Hello, Democrats! Are you ready? You fired up? I’m Andy McGuire, seeing some friends, and new friends, old friends, and friends I haven’t even met yet. But I’d like to tell you a little bit about myself.

I’m from Waterloo. I was raised in a family of eight. I had a dad who came home from World War II and started a construction machinery business. My mom stayed home and took care of us. And you know, I’ve talked to a lot of you. What I was taught when I was growing up was about caring for others. That’s what they instilled in me, and they instilled that when a neighbor was sick, we went and helped them out. And when somebody in the community needed help, we all came together and got them back on their feet, like we’re seeing in Texas and Florida.

Do you know, I’ve been all over Iowa in the last two years [McGuire chaired the Iowa Democratic Party in 2015 and 2016], and you know what I’ve seen and heard?

I’ve heard that people aren’t getting a fair shake. And they’re not getting ahead for their families. And they feel like the Branstad/Reynolds administration is putting profits ahead of people. Is that how you feel? [applause]

Well, I want to change that. I’m a doctor. I’ve been a doctor and caring for people my whole life. And I care about every Iowan being a success. Every Iowan. That’s what we ought to have in our governor.

I’ve also heard about health care. And as a doctor, I want to say one thing: health care is a right, not a privilege, correct? [applause]

I’ve been listening to people about this Medicare [Medicaid] mess, that’s the nicest word I can use for it.

And you know, we put 600,000 of our fellow citizens in danger of not having access to health care. Think about that. Is that the Iowa we want to be?

I talked to a mom, she has a child with disabilities. She has to drive an hour and a half to get her child health care. We don’t need to do that, folks, and as governor, I will make sure no mother and no person worries about access to health care in Iowa. I will make sure of it. [applause]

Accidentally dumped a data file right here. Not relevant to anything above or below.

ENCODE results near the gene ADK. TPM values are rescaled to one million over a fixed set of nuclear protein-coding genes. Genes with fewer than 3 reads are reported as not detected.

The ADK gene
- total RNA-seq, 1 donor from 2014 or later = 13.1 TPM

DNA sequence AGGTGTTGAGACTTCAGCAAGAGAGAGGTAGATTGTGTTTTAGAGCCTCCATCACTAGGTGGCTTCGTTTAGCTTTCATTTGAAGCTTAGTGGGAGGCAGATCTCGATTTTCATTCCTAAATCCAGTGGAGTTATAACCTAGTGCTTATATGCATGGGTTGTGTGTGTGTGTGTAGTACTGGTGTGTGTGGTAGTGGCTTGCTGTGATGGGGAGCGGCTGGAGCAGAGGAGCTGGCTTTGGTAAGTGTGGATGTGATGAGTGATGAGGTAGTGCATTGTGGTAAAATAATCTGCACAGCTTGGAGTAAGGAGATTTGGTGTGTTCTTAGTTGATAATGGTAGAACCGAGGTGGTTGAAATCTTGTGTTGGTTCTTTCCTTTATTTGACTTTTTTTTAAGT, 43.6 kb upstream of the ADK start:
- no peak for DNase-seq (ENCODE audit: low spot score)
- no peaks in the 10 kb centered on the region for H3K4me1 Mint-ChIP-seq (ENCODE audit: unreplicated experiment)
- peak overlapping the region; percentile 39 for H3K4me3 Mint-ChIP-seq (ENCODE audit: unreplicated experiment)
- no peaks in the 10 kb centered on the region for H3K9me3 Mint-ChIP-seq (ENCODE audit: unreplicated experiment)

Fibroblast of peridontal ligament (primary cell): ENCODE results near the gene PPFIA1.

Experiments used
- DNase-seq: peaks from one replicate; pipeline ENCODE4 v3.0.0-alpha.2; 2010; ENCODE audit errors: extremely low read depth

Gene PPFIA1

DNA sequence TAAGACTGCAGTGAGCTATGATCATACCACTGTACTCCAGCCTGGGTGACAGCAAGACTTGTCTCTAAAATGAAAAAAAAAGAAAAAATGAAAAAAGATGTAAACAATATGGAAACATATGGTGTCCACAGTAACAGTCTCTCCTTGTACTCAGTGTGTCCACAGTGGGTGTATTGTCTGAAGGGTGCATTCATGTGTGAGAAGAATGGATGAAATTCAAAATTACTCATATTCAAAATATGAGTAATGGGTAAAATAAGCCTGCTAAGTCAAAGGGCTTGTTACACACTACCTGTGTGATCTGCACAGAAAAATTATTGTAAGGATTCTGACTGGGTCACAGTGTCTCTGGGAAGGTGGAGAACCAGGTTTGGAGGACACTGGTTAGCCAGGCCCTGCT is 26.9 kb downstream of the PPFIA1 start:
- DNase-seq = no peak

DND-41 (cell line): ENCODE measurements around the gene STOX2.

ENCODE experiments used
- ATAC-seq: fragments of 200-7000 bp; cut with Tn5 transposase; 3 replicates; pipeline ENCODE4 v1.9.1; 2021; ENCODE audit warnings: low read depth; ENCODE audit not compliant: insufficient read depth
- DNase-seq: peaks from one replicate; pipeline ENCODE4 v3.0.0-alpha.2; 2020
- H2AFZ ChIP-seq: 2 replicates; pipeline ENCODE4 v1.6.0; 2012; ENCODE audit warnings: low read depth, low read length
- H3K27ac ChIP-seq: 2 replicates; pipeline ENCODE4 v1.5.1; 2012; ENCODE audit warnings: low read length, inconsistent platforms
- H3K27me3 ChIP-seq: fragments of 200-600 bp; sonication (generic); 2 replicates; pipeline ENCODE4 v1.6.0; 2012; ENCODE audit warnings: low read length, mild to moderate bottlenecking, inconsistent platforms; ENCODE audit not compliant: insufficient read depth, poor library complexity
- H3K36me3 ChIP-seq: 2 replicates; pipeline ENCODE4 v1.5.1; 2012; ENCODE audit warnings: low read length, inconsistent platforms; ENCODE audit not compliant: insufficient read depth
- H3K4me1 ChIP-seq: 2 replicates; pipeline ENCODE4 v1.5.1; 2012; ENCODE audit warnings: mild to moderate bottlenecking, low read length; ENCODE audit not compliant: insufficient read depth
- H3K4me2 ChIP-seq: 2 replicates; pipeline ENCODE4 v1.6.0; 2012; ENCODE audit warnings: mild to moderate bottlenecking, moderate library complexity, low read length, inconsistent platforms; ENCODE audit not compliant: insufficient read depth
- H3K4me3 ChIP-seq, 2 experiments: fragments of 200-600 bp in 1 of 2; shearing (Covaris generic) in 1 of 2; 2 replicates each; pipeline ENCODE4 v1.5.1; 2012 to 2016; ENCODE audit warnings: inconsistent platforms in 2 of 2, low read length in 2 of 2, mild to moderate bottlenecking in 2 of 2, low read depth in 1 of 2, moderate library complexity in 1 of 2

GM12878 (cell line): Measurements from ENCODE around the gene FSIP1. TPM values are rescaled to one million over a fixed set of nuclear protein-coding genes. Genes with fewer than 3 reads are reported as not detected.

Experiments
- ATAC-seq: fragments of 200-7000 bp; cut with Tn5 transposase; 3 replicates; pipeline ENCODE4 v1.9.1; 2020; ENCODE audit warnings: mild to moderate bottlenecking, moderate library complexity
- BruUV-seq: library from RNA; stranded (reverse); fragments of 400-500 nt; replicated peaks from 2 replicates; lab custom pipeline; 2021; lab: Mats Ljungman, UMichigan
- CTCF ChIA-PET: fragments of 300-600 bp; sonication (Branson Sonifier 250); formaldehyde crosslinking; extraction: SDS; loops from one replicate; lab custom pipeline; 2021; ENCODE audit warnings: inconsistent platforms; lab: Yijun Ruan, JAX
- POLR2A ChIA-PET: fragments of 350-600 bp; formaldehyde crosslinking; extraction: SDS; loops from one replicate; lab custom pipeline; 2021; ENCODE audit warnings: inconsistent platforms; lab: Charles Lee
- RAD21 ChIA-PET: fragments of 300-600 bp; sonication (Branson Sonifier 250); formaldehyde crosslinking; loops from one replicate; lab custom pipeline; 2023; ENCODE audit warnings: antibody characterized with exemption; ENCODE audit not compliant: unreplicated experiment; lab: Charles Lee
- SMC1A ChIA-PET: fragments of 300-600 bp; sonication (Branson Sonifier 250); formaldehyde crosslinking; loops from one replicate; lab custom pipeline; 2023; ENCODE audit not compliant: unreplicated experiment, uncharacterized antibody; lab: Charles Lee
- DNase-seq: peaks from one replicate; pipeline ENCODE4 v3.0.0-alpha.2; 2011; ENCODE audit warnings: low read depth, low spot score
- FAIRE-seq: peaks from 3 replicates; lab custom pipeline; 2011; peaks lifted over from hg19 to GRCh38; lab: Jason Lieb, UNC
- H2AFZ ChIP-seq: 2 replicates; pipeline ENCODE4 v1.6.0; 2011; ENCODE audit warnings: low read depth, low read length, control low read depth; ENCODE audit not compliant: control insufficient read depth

I’ve talked to people who are, their families are struggling with mental health issues and substance abuse and addiction. I bet you all know somebody who’s struggling. And yet, we’re 50th in mental health beds. 47th in mental health providers.

And we’ve, we’ve really turned our police into our first-line mental health workers. They put people in jails and in emergency rooms, two of the most expensive and worst places for someone in crisis. Well, I’d like to take that money and put it into counseling so that we can help people before they get to crisis. So as your governor, I will make sure there are mental health resources in every community for our struggling citizens. [applause]

I’ve talked to some of the 15,000 women who no longer have their Planned Parenthood clinics. I’ve talked to them about their worries about where they’re going to get their health care, where they’re going to get their cancer screenings, where they’re going to get their family planning.

I see a lot of you with these buttons on [expressing support for Planned Parenthood], and I’m so glad you’re here. You know what? First day in office, as a woman, as a doctor, as a mother of five daughters, I will restore Planned Parenthood funding that very first day. [applause]

That promise has been a staple of McGuire’s stump speech for months, and it puzzled me. This year, Republicans created a fully state-funded family planning program, excluding all organizations that provide abortion services. After the Poweshiek Democrats picnic in Grinnell on August 27, I asked McGuire how she could in effect overturn a state law.

“Some lawyers have told me that that’s possible,” she said. How? Through an executive order that establishes a new family planning program? McGuire indicated that the governor could use discretionary funds to go “around the law, if you will.”

I certainly wouldn’t need to decorate my office. So yes, I think there are discretionary funds that you could do the first day to get that going. Because we need to. I mean, you know every day, somebody’s not getting birth control. And that means somebody’s life could be really altered.